Japanese Poetry Ceremony/Westchester Youth Laureate – Poetry News Roundup January 17th

Our final news round-up of the week takes a look at the New Year’s poetry reading ceremony in Japan and the newly appointed youth poet laureate of Westchester.

Imperial Poetry Reading

For the first time since the begin of the Japanese Reiwa when Emperor Naruhito took over from his father Emperor Emeritus Akihito, the New Year’s poetry reading ceremony has taken place.

The annual event, “utakai hakime” took place at the Imperial Palace yesterday. In keeping with tradition, the poems followed a theme which this year was “Nozomi” meaning hope. Both the Emperor and Empress read from their own “waka” – a form of Japanese poem that had been written especially for the ceremony. There were also poems written by other members of the Japanese Imperial family and specially selected guests and even members of the public. Each poem was recited in the traditional manner with special intonations.

A total of 15,000 poems were submitted by the general public in advance of the ceremony and just 10 were chosen.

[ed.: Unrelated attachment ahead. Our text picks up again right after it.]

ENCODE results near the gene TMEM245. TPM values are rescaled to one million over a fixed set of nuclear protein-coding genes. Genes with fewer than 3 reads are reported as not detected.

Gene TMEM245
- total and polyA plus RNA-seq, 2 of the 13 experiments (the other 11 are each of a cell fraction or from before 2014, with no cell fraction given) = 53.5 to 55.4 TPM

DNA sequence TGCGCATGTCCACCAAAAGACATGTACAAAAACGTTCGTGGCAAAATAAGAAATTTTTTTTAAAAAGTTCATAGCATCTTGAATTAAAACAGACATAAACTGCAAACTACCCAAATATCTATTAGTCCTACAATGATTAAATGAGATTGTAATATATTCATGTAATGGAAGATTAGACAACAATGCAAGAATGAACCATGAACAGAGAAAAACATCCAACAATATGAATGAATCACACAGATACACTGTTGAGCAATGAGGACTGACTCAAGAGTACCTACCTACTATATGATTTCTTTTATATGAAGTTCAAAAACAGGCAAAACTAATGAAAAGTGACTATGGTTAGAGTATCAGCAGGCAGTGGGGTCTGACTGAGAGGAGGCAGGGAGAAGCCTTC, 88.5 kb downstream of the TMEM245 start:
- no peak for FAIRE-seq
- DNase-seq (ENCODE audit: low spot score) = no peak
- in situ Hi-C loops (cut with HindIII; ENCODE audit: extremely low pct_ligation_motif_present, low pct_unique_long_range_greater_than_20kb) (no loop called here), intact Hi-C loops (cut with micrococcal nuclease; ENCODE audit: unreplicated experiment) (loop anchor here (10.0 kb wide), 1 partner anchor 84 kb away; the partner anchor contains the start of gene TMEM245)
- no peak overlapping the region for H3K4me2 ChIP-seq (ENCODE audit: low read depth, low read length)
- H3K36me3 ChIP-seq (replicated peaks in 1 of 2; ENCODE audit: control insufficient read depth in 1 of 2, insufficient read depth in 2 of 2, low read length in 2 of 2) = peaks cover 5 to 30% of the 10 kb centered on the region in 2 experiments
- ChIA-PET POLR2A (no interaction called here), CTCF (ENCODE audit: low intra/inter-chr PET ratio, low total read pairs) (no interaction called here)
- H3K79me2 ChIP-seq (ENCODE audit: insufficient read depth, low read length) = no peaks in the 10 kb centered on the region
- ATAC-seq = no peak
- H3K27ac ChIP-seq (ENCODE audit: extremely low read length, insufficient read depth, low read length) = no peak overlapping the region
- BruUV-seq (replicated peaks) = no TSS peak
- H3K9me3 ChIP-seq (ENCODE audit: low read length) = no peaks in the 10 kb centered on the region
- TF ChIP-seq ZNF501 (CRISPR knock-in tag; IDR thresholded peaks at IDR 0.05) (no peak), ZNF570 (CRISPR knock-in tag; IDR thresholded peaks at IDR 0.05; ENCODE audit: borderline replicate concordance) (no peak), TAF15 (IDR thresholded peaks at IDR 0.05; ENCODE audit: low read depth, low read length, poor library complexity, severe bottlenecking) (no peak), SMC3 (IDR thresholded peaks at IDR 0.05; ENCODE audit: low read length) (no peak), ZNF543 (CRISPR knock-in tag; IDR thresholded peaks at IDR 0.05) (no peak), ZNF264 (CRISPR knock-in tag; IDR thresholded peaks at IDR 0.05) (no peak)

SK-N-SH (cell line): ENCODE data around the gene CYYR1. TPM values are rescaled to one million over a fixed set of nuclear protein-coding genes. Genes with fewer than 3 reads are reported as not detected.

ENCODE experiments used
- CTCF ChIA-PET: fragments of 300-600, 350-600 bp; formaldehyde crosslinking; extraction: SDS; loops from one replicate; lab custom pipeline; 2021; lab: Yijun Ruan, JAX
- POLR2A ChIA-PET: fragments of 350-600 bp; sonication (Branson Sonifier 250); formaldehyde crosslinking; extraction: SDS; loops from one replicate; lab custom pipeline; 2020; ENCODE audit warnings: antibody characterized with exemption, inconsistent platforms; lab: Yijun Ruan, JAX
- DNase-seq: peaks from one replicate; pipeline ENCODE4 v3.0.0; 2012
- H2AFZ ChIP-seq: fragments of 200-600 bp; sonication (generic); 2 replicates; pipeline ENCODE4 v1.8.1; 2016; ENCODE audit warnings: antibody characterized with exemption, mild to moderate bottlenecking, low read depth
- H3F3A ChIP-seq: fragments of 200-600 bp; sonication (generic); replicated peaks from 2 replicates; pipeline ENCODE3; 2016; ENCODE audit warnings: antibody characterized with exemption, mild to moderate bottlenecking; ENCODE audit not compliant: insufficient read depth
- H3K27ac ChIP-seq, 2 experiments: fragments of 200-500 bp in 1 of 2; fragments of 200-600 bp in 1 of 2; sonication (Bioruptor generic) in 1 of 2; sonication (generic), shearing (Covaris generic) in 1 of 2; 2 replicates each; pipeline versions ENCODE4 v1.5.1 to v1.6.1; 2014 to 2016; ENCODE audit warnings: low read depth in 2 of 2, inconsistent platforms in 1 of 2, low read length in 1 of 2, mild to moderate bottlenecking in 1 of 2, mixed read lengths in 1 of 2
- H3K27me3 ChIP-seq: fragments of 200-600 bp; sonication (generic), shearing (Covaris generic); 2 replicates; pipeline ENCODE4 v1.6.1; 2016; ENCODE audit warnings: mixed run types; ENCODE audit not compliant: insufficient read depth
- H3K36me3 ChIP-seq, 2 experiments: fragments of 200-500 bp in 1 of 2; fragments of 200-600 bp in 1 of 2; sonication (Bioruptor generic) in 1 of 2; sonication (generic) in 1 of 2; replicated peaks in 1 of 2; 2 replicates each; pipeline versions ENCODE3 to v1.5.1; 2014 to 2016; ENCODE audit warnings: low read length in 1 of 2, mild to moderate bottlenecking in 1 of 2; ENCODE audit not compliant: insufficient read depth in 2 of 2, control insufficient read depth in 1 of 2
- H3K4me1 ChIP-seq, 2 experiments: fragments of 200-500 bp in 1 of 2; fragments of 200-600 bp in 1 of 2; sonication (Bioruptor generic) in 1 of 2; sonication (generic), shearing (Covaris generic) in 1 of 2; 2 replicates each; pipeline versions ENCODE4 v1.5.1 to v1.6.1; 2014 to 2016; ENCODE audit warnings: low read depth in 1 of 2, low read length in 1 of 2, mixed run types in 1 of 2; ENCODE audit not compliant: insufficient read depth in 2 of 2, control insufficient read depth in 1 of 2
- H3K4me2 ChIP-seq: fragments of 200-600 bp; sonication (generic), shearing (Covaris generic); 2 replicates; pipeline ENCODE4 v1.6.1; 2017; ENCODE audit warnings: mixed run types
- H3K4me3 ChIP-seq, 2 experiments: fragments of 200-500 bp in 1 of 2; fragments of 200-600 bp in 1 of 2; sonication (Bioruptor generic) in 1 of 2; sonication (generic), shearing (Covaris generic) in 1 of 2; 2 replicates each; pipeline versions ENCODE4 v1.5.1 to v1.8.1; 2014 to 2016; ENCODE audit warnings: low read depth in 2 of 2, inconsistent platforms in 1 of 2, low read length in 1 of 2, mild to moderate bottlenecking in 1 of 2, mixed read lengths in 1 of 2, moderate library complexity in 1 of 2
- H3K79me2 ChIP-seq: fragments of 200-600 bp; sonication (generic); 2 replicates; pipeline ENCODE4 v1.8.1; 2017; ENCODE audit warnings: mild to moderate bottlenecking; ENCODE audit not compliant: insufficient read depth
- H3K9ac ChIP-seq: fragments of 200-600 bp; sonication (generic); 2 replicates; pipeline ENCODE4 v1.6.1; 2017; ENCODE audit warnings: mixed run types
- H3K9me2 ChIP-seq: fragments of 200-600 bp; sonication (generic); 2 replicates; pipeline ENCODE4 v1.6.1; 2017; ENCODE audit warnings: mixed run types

This is the first time in the last 17 years that Empress Masako has been able to attend the ceremony, her absence has been attributed to medical treatment relating to a stress-induced illness.

Following his abdication, last year neither Emperor Emeritus Akihito nor his wife attended the ceremony.

According to the official translation released by the Royal household, the poem written by Emperor Naruhito reads:

The Empress spoke of the sadness she feels at the damage that is created by natural disasters and how she is encouraged by young people who want to help the country.

Here we reproduce the official translation of her poem:

Waka poetry dates back to the sixth century when it was developed by aristocracy at the court, it is typically made up of 31 syllables which form the pattern 5-7-5-7-7.

Next year the theme of the poetry reading will be “jitsu” which means fruit.

Westchester Appoints First Youth Poet Laureate

The Executive Director of Westchester’s Bureau for County Youth has appointed the very first youth poet laureate to the county. The newly appointed laureate is a junior at a high school in Scarsdale and will work with the bureau to help promote a greater appreciation for writing and reading as well as assisting in the development of a number of youth programmes.

Danielle Kohn, the new youth laureate, has already been writing poetry for a number of years and is a regular visitor to hospitals and nursing homes in the local area where she shares her verses. She has also won a number of gold medals for her work.

She is hoping that during her time in the role she will be able to foster in other youngsters the love of poetry that she has developed over the years.



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